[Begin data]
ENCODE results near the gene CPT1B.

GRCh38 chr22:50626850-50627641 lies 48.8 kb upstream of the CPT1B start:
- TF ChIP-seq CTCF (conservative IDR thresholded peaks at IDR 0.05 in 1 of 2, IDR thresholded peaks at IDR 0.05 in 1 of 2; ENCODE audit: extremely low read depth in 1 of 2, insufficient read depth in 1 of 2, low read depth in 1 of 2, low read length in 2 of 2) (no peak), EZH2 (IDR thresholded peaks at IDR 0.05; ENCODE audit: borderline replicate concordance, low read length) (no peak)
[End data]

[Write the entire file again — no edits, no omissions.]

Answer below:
ENCODE results near the gene CPT1B.

GRCh38 chr22:50626850-50627641 lies 48.8 kb upstream of the CPT1B start:
- TF ChIP-seq CTCF (conservative IDR thresholded peaks at IDR 0.05 in 1 of 2, IDR thresholded peaks at IDR 0.05 in 1 of 2; ENCODE audit: extremely low read depth in 1 of 2, insufficient read depth in 1 of 2, low read depth in 1 of 2, low read length in 2 of 2) (no peak), EZH2 (IDR thresholded peaks at IDR 0.05; ENCODE audit: borderline replicate concordance, low read length) (no peak)